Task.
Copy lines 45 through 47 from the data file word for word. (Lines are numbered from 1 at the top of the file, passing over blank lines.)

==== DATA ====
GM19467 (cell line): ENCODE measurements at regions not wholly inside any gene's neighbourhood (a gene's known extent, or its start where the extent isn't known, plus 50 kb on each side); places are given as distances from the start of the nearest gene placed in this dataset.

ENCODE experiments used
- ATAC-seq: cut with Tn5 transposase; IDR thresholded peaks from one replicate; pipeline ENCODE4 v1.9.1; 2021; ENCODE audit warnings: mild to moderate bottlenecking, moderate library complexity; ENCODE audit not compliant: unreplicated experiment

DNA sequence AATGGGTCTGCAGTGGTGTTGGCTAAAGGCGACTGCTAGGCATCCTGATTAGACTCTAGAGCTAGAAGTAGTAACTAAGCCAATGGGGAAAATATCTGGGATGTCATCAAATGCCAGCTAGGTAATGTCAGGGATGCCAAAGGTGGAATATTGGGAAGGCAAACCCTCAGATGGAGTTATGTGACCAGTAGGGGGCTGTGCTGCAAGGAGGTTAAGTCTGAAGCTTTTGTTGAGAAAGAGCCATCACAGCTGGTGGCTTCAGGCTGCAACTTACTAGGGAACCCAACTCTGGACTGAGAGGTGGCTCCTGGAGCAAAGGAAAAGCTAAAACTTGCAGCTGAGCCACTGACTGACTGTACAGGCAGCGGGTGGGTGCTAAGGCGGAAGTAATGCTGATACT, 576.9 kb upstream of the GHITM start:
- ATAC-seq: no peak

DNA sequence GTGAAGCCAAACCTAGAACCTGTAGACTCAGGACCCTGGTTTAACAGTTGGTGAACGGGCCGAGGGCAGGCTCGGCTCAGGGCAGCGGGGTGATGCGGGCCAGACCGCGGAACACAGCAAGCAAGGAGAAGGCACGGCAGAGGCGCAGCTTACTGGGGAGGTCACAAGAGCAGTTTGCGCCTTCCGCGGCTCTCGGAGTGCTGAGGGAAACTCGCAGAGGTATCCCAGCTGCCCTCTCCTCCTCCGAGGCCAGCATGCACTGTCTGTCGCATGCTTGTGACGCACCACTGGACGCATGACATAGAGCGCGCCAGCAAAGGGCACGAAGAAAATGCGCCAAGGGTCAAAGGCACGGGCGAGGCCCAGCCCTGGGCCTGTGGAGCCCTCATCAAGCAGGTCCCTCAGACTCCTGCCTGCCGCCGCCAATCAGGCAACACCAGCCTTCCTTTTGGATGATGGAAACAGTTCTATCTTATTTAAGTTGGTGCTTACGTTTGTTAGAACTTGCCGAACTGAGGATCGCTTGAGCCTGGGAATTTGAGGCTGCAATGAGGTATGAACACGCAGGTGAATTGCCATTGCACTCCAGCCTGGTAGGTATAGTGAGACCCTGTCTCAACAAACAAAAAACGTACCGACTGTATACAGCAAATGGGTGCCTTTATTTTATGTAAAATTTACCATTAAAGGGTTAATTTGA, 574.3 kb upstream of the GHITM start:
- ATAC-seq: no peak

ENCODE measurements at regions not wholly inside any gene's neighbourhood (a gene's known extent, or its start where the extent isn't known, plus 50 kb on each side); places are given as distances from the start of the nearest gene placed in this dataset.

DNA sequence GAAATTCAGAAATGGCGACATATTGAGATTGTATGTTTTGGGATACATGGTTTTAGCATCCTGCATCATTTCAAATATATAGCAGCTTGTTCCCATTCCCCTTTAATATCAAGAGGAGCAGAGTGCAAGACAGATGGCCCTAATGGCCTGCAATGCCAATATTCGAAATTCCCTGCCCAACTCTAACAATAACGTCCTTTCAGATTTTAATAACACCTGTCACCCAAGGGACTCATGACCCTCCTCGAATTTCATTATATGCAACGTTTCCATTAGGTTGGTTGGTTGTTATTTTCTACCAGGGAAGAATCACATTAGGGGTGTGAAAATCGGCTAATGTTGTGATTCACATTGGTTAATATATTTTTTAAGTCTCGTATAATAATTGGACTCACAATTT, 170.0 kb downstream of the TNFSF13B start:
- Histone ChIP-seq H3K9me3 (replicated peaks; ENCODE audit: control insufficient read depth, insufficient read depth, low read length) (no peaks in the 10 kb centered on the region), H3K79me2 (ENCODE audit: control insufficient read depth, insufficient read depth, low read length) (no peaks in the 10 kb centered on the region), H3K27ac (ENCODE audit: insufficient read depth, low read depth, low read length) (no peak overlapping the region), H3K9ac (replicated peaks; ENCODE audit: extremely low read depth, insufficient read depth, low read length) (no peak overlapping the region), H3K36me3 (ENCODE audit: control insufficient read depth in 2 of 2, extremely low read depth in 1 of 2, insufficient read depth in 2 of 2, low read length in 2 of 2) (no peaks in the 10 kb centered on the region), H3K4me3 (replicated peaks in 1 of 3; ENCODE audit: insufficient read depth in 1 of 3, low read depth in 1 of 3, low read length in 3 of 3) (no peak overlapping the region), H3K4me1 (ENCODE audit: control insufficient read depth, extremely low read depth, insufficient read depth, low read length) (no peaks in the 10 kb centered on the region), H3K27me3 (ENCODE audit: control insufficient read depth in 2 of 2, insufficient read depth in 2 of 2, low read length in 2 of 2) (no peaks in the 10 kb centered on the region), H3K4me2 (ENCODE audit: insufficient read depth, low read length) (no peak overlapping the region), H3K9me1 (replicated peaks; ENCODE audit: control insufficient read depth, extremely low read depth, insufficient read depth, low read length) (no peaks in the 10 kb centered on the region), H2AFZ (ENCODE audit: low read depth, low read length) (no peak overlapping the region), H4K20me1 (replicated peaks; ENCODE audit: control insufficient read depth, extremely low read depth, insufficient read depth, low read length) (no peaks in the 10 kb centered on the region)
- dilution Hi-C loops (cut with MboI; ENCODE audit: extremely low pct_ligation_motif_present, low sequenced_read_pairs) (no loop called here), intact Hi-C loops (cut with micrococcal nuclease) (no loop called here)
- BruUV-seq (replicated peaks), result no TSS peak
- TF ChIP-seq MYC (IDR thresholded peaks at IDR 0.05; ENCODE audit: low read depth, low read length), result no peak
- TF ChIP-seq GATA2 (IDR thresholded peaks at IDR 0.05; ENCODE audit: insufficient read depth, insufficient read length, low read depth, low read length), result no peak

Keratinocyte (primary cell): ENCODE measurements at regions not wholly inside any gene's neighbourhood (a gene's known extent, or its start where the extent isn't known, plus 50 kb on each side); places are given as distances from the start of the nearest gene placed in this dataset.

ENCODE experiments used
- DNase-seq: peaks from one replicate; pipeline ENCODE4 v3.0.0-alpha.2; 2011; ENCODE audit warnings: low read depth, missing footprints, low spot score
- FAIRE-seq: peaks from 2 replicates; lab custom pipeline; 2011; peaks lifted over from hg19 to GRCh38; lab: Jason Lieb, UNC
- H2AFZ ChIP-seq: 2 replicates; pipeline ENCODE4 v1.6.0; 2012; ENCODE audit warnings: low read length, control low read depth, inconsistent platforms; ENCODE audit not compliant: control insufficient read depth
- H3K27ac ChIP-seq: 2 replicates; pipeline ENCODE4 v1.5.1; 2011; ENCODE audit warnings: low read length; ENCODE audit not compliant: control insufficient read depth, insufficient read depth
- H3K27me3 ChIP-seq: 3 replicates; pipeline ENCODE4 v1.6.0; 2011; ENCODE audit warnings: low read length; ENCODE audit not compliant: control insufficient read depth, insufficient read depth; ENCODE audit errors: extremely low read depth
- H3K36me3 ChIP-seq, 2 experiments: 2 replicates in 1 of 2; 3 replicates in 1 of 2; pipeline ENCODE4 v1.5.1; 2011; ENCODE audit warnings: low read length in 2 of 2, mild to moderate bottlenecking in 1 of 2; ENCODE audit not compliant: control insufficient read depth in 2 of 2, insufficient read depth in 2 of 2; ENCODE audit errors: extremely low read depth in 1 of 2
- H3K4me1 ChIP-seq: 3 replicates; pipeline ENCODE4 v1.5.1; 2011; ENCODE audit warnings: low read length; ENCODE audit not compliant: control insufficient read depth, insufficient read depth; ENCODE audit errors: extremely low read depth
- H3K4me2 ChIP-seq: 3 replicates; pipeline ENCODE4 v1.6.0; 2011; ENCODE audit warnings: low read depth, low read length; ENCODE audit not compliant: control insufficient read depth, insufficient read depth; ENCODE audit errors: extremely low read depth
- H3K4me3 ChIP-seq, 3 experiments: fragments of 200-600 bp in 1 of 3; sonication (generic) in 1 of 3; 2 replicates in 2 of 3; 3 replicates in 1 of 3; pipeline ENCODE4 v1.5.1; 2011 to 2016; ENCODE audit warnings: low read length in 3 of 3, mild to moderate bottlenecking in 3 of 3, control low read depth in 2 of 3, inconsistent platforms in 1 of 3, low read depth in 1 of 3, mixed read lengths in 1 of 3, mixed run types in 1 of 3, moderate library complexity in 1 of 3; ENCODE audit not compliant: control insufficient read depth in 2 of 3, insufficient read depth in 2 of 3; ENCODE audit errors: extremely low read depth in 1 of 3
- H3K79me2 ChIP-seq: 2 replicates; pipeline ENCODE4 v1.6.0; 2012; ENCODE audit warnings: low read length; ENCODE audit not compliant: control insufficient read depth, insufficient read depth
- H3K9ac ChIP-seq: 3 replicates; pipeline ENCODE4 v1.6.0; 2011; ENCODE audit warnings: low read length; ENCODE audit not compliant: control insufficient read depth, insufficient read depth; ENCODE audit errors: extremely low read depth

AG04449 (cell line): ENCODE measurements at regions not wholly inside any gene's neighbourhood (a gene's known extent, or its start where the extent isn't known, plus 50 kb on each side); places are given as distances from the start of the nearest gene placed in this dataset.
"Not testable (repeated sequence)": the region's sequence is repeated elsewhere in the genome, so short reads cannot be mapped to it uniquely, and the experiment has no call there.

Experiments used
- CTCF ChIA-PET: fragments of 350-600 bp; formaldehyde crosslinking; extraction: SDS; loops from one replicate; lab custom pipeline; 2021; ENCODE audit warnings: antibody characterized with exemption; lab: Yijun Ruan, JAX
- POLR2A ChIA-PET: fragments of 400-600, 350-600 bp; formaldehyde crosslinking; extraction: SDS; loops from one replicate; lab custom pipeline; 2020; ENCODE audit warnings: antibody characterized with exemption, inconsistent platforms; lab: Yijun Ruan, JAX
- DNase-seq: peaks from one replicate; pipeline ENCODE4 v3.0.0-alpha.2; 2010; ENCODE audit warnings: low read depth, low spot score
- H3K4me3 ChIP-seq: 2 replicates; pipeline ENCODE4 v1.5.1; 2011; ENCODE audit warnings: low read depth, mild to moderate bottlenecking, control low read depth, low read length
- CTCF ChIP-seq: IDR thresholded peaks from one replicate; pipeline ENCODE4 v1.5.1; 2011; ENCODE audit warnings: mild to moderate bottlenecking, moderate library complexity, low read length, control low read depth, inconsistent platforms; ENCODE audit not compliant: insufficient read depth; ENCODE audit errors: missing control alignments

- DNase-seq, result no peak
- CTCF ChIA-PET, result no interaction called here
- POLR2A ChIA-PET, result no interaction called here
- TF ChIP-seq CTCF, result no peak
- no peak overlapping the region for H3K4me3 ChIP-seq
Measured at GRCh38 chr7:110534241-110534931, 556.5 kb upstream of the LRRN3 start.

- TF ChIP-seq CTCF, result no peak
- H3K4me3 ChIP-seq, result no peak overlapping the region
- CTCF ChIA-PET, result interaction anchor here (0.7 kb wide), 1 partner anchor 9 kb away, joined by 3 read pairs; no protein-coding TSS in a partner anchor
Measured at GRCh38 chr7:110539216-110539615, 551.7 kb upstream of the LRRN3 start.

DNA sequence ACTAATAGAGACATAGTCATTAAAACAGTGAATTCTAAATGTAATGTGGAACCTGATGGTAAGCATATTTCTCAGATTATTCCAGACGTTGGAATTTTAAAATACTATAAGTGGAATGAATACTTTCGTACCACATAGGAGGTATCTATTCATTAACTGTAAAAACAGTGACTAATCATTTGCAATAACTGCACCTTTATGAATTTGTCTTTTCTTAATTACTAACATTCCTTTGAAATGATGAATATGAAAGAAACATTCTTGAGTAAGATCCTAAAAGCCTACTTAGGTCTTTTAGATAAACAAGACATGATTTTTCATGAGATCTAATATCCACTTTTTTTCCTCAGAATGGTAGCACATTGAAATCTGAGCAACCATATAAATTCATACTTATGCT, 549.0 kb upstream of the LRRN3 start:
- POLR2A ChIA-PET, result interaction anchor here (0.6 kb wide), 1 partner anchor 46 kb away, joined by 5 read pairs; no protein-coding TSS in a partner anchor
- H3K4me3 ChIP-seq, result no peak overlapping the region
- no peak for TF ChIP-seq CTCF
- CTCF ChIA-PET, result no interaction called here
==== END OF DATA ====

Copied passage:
Measured at GRCh38 chr7:110539216-110539615, 551.7 kb upstream of the LRRN3 start.

DNA sequence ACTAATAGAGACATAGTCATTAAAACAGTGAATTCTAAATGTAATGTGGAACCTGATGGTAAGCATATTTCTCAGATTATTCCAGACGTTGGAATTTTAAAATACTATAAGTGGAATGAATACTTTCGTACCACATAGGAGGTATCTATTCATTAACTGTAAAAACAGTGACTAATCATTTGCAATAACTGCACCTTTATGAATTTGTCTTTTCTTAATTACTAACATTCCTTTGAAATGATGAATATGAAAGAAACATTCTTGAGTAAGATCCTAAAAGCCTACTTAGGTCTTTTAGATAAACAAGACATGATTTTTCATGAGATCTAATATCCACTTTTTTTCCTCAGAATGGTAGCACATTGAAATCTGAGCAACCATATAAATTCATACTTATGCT, 549.0 kb upstream of the LRRN3 start:
- POLR2A ChIA-PET, result interaction anchor here (0.6 kb wide), 1 partner anchor 46 kb away, joined by 5 read pairs; no protein-coding TSS in a partner anchor